Happiness is not a destination, but rather a journey that is aligned with values that matter to us. Getting our values right is the key to a happy lifestyle. Getting them wrong leaves us hanging in frustration, procrastination and unhappiness.
Let’s be honest – we are all looking for a little bit more happiness in our lives. Searching for ‘the one simple answer’ seems like to look for the needle in the haystack – a web search for the word “happiness” brings tens of thousands of results. So I don’t want to pretend I have it all figured out. However, on the search for my own place in life, I got hugely inspired by some amazing writers out there and want to share a concept that is likely to at least bring you a step closer.
The misconception of considering solved problems as happiness
We tend to consider happiness as an achievement or a state in which we eliminate all our problems. “If I get that job, I can finally stop worrying about money and be happy” or “If I just knew what I want in life, I could start pursuing that and be happy”.
These thoughts are true, but only to an extent. Yes, getting that job will resolve some problems, perhaps the financial concerns, however it is likely to also bring a whole bunch of new concerns with it. Examples could be to have less time to spend with the family, the colleague who earns more despite having the same job level or a long commute that results in a less engaged social life. The point here is that with every problem solved comes a big bag of new problems. This leads me to conclude that problem solving is an ongoing process and an inherent part of our existence.
If problems are only replaced with new problems, it seems crucial to choose the right ones that matter to us and we actually enjoy dealing with. Despite how easy or difficult they are, they need to be meaningful and in line with what we believe to be important.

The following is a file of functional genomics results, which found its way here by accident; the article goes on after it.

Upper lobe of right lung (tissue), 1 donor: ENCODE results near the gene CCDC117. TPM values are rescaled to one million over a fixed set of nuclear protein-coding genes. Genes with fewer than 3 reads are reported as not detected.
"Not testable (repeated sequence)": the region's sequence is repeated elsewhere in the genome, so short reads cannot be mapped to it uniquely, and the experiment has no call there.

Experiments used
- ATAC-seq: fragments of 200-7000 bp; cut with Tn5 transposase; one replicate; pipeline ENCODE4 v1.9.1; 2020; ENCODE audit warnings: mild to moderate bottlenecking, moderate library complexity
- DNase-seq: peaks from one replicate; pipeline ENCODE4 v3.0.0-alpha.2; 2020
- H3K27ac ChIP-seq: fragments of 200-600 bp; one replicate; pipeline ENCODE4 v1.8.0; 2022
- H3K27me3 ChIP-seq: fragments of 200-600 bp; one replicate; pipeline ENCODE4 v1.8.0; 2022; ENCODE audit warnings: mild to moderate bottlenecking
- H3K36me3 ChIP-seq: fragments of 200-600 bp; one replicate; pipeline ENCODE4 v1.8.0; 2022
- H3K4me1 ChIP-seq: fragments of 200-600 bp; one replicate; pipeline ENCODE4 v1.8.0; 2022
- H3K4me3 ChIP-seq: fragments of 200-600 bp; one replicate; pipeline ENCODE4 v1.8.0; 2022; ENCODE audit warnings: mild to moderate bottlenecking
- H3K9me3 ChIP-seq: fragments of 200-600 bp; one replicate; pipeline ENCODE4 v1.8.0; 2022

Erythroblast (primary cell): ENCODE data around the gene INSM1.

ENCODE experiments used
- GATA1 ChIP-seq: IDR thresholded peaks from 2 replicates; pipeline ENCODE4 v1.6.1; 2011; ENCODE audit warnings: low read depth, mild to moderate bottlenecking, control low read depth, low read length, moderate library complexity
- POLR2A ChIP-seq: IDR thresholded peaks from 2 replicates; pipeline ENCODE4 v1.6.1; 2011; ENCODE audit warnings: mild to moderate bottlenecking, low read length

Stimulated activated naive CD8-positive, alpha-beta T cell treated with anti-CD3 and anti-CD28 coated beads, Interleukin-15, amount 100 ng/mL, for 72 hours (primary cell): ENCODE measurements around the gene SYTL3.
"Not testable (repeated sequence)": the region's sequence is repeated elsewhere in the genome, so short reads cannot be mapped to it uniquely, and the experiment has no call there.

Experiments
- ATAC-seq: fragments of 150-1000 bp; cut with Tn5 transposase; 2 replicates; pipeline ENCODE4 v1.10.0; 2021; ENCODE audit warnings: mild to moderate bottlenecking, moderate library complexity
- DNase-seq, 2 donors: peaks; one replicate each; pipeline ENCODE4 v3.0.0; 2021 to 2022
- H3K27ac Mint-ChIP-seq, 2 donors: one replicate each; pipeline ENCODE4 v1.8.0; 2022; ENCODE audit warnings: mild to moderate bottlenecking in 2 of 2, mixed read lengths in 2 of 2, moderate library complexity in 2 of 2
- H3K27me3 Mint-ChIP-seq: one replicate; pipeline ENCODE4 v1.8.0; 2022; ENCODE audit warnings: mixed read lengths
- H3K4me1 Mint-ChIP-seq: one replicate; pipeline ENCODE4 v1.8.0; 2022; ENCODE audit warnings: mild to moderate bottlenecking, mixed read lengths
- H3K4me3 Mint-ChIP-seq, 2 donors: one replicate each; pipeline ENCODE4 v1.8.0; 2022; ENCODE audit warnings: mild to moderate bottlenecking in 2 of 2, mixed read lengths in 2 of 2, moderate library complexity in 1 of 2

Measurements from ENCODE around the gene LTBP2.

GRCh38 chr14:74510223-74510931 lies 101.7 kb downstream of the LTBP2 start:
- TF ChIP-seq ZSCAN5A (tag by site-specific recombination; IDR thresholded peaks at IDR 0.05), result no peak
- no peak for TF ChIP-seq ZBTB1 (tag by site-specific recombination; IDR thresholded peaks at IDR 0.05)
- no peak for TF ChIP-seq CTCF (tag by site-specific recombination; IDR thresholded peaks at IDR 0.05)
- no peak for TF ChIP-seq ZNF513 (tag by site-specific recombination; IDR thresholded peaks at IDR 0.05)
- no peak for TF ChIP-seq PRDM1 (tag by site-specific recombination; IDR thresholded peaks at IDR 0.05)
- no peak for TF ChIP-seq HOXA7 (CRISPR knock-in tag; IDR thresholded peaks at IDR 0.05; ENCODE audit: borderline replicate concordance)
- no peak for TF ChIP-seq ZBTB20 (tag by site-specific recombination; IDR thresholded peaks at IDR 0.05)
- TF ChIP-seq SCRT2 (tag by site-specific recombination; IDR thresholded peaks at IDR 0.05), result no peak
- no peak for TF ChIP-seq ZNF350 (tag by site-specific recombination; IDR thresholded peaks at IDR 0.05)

So instead of solving immediate problems that seem logical to resolve, we are better off investing in choosing our problems carefully in order to get a taste of feeling settled or fulfilled or at home – a feeling that, for me, translates into happiness.
Let me apply this to an example of my own life.
I was often unhappy in most of my jobs. I blamed it on the corporate environment and the politics that come with it. The logical solution seemed to move to a smaller company that wasn’t so corporate. Solving the first problem created new ones – the small company suddenly required much longer working hours and had hardly any processes in place – and so I was still unhappy. Moving to a mid-sized company with good processes in place seemed to make sense. I hadn’t realised though that it required me to commute during rush hour on the London underground – I tend to be claustrophobic. The cycle continued for the vast majority of my working life.
Thanks to amazing people out there, I was able to step away and reflect on what is actually important to me. I learned what I want to focus my energy on. Long story short, I decided to leave the whole profession behind me and rather deal with the struggles of an entrepreneur, which seem a lot more aligned to my personal values.
Feeling “fulfilled” starts with the awareness about our values
During my training as a coach, I learned that values are who we are, opposed to who we want to be or think we should be. The word ‘values’ didn’t mean much to me at first, but now it seems like one of the most important new insights I learned about. So what does it mean?
The development of our values starts early on and is influenced through our upbringing, people around us, the environment we grow up in, and so on. They develop through experiences and learning and are formed and reformed throughout our lives.
Values are our subconscious principles or pillars or cornerstones that we hold to be of worth. Or using a simpler analogy that I read in an article in the huffingtonpost, think of values as roots that keep us grounded in what’s important. The strength of the values determines the strength of the trunk, branches, and leaves. And they are so incredibly important because they determine our level of satisfaction with the decisions we make. Living by the right values gives us direction and purpose. Everything we do, we measure against our values, usually unconsciously. And this explains why it is so easy to de-rail, because we are not aware and conscious enough about what guides us to fulfilling actions.
Some classic examples of why we get disconnected from our values:
- We live by the ‘correct’ or ‘should’ values. We experience expectations and pressure in almost every aspect of our existence. Going against them takes guts. So it’s much easier to adapt and act the way we are supposed to, to avoid uncomfortable judgment from others.
- We don’t know what our values are, so we live by the opportunities that present themselves. This example is probably most true to the brief story from my own life earlier. It seemed like a not-to-be-missed opportunity to join one of the world leading organisations after university. If I had known my values better at that point, I may have doubted my suitability.